To reduce the thermal energy requirements, a highly efficient building envelope is being implemented that is almost free of thermal bridges and is airtight.
The individual innovations in detail:
Hybrid ventilation system
The ventilation concept comprises needs-led hygiene ventilation that is supplemented with specific manual window ventilation. With an increased need for ventilation, so-called ventilation signals in the rooms are designed to encourage the specific use of the windows for ventilation purposes. The building is also designed for natural and passive ventilation. The passive ventilation is achieved via large, energy-optimised ventilation vents installed in the outer facade and in the foyer. A “solar chimney” installed above the foyer enhances the effect of natural, passive ventilation, which means that it is often not even necessary to activate the central ventilation system. In addition, night ventilation also enables effective passive cooling during cool, summer nights.
The central ventilation system is used during the cold and cool seasons: the supply air is pre-warmed using the groundwater. High recovery efficiency is achieved in combination with a heat recovery plant with renewable heat exchangers (heat accumulators). 90 per cent of the exhaust air heat can be resupplied to the rooms via the fresh supply air.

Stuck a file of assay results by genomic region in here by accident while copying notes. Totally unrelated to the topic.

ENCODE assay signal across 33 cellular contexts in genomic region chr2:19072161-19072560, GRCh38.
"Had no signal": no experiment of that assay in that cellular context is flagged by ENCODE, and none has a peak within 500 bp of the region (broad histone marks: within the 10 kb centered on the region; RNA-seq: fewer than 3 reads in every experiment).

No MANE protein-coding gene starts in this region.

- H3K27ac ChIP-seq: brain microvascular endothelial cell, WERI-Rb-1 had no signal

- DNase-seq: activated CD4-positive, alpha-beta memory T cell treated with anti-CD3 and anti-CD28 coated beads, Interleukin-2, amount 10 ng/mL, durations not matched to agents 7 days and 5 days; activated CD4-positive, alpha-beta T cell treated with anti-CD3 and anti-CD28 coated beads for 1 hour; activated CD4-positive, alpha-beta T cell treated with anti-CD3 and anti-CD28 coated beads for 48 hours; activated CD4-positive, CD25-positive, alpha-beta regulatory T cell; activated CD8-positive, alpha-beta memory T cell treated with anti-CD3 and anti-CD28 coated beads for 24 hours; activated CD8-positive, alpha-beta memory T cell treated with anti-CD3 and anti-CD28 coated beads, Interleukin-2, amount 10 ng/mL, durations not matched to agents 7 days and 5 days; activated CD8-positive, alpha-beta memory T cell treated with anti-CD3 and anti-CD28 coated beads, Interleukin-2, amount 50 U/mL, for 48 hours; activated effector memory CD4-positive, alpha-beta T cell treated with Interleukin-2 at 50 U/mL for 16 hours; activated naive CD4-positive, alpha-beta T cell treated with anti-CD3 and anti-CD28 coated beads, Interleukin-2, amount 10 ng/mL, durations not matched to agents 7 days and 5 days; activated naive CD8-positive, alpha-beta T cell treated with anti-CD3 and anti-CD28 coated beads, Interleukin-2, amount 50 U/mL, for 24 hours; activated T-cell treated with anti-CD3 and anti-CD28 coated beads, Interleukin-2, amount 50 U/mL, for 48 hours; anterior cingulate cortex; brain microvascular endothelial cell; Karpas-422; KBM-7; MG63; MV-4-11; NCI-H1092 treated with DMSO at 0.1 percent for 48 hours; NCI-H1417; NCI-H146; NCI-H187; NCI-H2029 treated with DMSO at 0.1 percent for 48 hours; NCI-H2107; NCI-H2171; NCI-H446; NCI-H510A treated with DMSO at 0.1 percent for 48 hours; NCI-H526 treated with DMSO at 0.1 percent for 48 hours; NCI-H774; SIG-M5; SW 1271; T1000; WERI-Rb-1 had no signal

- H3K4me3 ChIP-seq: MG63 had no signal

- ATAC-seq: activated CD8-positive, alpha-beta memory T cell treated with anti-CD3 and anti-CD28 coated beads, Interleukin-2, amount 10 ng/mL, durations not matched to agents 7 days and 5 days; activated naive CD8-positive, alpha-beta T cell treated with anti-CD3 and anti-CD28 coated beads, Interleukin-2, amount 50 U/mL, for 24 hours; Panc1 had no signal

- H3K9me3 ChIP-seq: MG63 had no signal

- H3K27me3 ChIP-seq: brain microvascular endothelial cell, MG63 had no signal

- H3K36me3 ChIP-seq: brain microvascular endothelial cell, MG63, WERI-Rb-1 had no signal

Intelligent control and regulation technology as well as lighting
It is intended to achieve a further reduction in the energy requirement for heating, cooling and ventilation by using intelligent control and regulation technology:
- The heating is automatically switched off in the rooms when the windows are open.
- CO2 sensors enable needs-controlled hygiene ventilation.
- Ventilation signals are used to encourage specific window ventilation.
- The side openings for the solar chimney are automatically controlled in accordance with the wind direction.
- Groundwater heat pumps and the thermal solar power system are mutually attuned with one another as heat generators and optimised in energy efficiency terms.
- Various control systems for supplying daylight and artificial lighting increase the visual indoor comfort and reduce the energy requirement for artificial lighting: controllable, light deflecting solar protection systems, daylight-dependent control systems in group spaces and offices, as well as presence detectors in sanitary spaces and basement corridors.